HackerTrail is still quite new. Tejuja launched the site in July of this year, and since then about 15 companies of all sizes and a department of the Singapore government have used the site to find workers.

The site allows employers to host their own challenges. They can invite specific candidates or open the challenge to the public. The intent is to sort through job applicants to find the best coders.

Why gamify recruitment? “This goes back to the need of tapping and engaging the Gen Y workforce,” Tejuja explains. “Even personally, thinking back on experiences of recruiting or being recruited, almost always there seemed to be a lack of consistency in the hiring process and a subjective method to filtering candidates. Gamification is a great way to spark interest and engage wider pool of candidates.”

 

Related Reading: From Zero to Hire in 10 days

 

JavaScript Framework Comparison

JavaScript

Looking for a comparison between JavaScript frameworks? All you need is a simple Google search and the results throw pretty good list, isn’t it?

However, if you want to dig a little deeper and understand how choosing right framework can have a huge impact on your ability to deliver on time and ability to maintain the code in future, or on the other hand, if you want to know origin of those frameworks, the overall features they provide and how they compete for different use cases, it becomes slightly tricky.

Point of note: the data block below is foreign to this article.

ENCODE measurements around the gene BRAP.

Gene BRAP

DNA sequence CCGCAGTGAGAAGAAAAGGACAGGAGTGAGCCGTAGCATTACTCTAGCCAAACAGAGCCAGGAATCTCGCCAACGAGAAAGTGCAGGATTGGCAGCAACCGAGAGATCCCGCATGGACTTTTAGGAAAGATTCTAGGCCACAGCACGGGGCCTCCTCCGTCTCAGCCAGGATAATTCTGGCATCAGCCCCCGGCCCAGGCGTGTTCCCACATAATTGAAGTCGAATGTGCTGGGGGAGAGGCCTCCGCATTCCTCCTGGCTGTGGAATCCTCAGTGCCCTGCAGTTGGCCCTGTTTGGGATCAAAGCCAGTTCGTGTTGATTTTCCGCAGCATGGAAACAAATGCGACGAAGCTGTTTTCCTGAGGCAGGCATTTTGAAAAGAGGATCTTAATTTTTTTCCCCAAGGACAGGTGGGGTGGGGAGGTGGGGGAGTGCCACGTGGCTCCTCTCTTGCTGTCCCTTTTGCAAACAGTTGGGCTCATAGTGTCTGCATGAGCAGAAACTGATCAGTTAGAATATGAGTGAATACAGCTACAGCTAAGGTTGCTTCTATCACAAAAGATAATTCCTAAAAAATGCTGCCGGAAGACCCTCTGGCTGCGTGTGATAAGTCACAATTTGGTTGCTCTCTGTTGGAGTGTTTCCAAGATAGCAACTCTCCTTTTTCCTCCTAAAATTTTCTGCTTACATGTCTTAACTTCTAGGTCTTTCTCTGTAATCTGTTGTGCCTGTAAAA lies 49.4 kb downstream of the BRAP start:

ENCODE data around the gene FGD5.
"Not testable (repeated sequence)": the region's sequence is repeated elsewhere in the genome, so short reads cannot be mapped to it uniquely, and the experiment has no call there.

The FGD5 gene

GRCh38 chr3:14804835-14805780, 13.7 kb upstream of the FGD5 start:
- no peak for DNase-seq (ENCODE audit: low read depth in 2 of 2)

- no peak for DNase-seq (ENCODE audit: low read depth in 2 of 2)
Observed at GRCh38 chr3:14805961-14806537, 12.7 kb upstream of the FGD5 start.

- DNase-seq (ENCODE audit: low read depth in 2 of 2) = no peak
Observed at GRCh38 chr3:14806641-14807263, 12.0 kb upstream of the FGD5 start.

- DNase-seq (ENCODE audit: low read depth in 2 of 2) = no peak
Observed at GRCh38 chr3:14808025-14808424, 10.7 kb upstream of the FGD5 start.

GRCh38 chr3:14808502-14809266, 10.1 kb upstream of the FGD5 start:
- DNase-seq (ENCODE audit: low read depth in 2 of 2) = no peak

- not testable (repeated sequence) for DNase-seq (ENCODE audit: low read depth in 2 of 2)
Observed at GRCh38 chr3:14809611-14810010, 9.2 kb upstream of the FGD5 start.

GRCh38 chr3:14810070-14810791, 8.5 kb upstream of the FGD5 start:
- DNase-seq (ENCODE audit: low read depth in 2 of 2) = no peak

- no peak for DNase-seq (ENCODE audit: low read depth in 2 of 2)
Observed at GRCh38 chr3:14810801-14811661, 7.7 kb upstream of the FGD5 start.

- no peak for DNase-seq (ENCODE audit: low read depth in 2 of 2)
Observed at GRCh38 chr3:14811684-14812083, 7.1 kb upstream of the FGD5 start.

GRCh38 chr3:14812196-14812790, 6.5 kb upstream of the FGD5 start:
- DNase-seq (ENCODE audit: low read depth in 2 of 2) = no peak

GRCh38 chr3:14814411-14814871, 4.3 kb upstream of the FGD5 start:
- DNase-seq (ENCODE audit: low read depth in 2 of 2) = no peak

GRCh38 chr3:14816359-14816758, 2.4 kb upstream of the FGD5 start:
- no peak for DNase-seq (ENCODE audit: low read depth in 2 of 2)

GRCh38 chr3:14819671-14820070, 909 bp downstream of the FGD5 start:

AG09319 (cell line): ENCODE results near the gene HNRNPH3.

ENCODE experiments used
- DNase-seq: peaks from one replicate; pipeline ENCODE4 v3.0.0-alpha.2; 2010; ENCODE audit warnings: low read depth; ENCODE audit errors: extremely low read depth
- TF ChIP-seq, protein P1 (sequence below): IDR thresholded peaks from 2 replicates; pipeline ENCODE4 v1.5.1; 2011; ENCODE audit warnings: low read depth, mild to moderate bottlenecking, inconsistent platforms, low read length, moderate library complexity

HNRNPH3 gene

This post will give you a few points to start. This is a list of some best write ups that answer such coding challenges, you will need to spend some time to read these blogs but we assure you it will be worth!

  1. An in-depth comparison of AngularJS vs. Backbone vs. Ember by Airpair . It will help you choose the right one for your need so that you can deliver on time and at the same time keep your options open on the forever evolving web. In this blog article Uri Shaked starts with a little background and history of the frameworks and then dives deeper to compare them.
  2. The next one is by Developer Economics, it focuses on comparing key features from some of the leading JavaScript MV* frameworks. If you like this you can go ahead and read the part 2 of the same article that gives insights on market related qualities.
  3. If you are looking for some actual examples, Todo MVC is the place. Look at the screenshot below:Selecting a JavaScript MV Framework
  4. Lastly, here is a piece that gives you an overview on which javascript libraries to watch for, in 2015. It gives some direction on where to start and what to keep an eye on.

It is one thing to learn a language but is a continuous process to keep that acquired skill updated so that you can bring it to practical use.

Do let us know if you found this useful to update you skill and what else would you like to hear about? Or if you have any question for us, shoot them through the comments.